Tricia Springstubb on FacebookTricia Springstubb on Twitter
Tricia Springstubb
Tricia is the author of many books for middle grade, most recently "Every Single Second" (HarperCollins) and the third book in the Cody series, "Cody and the Rules of Life" (Candlewick Press). A frequent speaker at schools, libraries, and conferences, she lives in Cleveland OH. You can find out more about her and her work at
  1. Tricia, you are on fire! Another wonderful read with an important message, I’m sure. Can’t wait to get my copy.

  2. I have enjoyed your other books and am really looking forward to reading this new one. Yes, MG kids deserve books that deal with tough subjects and help them deal with them. Thanks for taking this on.

  3. I’m looking forward to reading your book. Thanks for posting about it.

  4. I agree. MG readers are exposed to media constantly. Reading and Talking about sensitive issues is very important. I’d love a copy for my fifth graders.

  5. Fascinating topic and good for you for believing in the young! If they can handle it, they’ll read it; if not, they may decide to leave it for later. But giving them the opportunity is terrific.

  6. This would be a great book for my classroom. My students are always interested in books with real-world issues they see in the news and are eager to discuss in class.

  7. This looks like a wonderful book! Unfortunately, it is very timely. MG readers know what’s going on in the world – it’s important to give them a way to think through the big issues. On a happier note – I see it is a JLG selection. Congratulations!

  8. This sounds like such a great book. I’m looking forward to reading it!

  9. Great article! I can’t wait to read your book.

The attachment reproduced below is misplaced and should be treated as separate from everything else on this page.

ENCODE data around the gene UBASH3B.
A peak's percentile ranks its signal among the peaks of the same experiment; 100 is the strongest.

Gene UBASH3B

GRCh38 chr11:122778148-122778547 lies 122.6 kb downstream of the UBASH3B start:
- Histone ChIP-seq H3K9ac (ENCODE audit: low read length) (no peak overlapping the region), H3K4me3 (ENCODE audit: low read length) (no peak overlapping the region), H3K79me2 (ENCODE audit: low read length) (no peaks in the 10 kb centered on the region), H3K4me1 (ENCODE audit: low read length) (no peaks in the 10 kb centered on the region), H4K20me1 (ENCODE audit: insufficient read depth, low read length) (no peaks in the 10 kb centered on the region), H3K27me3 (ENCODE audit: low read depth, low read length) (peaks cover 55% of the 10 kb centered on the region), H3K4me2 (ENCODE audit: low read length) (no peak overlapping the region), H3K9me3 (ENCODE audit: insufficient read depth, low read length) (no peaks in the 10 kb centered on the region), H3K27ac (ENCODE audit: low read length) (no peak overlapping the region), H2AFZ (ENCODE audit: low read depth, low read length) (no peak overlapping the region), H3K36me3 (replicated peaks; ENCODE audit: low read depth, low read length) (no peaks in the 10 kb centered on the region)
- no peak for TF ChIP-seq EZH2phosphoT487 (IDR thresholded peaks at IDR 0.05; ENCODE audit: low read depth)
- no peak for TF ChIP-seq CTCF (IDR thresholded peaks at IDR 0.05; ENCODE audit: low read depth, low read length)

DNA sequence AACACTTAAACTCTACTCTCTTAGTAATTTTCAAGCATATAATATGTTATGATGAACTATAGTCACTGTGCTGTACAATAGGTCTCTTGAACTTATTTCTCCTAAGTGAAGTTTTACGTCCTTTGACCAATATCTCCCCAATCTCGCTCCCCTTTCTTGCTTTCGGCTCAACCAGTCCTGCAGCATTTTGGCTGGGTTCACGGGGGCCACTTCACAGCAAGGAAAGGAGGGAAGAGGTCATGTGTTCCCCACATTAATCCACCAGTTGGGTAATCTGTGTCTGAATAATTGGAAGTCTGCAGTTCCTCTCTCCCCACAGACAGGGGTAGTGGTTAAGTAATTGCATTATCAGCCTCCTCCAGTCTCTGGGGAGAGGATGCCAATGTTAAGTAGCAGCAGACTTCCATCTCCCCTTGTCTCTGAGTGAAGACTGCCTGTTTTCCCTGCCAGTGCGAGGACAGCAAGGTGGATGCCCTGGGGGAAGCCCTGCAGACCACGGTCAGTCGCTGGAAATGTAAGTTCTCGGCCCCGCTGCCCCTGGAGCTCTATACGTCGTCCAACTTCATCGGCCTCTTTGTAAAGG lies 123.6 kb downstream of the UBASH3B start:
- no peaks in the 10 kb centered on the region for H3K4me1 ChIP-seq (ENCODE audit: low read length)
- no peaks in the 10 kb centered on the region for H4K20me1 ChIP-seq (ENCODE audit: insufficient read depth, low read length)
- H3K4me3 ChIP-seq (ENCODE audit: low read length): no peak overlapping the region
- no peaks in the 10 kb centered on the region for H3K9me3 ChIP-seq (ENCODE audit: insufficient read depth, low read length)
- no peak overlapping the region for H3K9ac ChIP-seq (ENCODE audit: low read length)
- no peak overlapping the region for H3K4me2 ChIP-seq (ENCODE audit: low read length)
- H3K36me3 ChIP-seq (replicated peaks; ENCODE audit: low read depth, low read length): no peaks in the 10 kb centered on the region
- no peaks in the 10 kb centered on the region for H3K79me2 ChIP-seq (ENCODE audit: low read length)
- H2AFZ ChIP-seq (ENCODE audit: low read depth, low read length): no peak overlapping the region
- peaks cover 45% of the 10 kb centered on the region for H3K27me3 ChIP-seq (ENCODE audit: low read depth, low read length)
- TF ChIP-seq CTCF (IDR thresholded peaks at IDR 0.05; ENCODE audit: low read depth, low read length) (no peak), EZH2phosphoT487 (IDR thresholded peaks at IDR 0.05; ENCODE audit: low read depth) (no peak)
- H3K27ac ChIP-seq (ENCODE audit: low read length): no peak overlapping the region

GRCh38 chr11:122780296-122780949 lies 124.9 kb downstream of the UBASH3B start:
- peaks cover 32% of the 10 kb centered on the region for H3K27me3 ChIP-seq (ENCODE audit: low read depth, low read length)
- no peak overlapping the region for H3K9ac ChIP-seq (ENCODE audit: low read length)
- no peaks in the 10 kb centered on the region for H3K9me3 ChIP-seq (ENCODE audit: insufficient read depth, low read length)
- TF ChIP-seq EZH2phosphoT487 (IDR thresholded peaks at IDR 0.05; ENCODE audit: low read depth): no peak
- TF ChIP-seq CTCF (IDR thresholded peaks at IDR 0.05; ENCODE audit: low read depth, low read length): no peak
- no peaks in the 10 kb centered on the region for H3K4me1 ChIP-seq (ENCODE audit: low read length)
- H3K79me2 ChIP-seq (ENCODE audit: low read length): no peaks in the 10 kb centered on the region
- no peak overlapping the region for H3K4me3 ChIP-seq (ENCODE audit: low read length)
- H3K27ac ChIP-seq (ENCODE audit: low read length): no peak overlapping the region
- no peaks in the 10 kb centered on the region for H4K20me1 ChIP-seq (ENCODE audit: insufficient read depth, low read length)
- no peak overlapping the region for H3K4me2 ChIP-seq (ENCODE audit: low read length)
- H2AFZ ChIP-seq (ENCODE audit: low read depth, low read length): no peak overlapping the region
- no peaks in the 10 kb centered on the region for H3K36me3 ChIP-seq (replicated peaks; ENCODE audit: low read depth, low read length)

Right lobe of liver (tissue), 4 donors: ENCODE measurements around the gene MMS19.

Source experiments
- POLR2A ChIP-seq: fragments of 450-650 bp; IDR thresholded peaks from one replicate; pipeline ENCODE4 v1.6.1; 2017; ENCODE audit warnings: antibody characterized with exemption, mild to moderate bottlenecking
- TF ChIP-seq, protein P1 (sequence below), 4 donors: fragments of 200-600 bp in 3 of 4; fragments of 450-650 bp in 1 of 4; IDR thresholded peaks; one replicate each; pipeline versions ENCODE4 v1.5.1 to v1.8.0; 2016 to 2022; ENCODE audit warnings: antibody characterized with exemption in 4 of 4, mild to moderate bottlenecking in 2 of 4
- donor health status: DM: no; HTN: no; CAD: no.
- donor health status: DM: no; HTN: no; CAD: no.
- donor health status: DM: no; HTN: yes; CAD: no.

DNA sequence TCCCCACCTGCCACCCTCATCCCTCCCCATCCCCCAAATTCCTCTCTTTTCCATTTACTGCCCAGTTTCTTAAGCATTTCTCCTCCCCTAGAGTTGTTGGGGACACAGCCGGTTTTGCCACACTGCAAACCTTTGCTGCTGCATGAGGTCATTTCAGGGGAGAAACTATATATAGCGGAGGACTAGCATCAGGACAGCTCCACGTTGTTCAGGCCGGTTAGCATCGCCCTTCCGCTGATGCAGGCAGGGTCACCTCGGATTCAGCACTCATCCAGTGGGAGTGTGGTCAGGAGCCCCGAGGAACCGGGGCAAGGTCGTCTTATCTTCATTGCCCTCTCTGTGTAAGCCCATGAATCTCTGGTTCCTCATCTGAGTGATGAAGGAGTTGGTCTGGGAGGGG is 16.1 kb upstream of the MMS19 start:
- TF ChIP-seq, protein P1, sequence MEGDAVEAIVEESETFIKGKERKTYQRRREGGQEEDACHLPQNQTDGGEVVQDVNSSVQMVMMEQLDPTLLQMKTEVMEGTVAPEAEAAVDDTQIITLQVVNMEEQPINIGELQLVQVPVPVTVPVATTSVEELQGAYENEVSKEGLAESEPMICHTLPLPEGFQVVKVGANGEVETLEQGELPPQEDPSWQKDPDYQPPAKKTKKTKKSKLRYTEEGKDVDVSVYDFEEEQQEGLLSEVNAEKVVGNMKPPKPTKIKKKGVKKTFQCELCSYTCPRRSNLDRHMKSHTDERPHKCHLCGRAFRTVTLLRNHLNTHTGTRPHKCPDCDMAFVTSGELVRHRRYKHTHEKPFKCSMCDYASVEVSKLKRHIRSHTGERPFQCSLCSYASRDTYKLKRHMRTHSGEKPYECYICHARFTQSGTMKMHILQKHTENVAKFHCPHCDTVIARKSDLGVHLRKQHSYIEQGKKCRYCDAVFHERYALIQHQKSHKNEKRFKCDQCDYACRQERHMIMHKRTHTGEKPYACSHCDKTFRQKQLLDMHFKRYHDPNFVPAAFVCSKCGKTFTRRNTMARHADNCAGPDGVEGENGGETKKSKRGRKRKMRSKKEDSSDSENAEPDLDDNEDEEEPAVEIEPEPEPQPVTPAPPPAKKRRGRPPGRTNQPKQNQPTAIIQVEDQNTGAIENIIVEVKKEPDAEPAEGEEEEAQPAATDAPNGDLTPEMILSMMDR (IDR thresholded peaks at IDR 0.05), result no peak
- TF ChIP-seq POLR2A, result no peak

10. I’m happy you included Counting Thyme; I recently read it and it opened a dialogue with my own children about my cancer diagnosis; how it felt when everything suddenly was about Mom and her treatment.

    I often find that just suggesting a title to one of my students opens a door for them. They realize I know they are questioning or struggling and am available.

    I’d love to include Every Single Second in my classroom library.

  11. Great, timely post and I’m so glad this book is on my radar now! I teach middle school and couldn’t agree more about middle graders’ passion for fairness and sense of hope. I think you’re right that those traits make them an ideal audience for books about difficult topics. Kids experience hard stuff and can’t possibly avoid knowing about and bring affected by gun violence and other devastating events in the world, so we need books that address the hard stuff head on. I think it’s important to have books available that explore these issues in an honest but relatively gentle way so that we can meet kids where they are developmentally. The Seventh Wish and Nine, Ten do that beautifully. I’ll have to check out all of the other books you mentioned here, too, and am especially looking forward to reading Every Single Second!

  12. When I posted this, I had no way of knowing how timely it would be. But sadly these issues are not going away. Kids need as many ways as possible to think and talk about them.

  13. It’s amazing to me how many people think middle grade students can’t handle heavier issues. I thought middle grade for years – trust me many of them can! Thanks for the giveaway!

  14. My students would love to read it! I would, too!

  15. This post came at a real good time, right after the shootings in Orlando. Can’t wait to read how you put this together.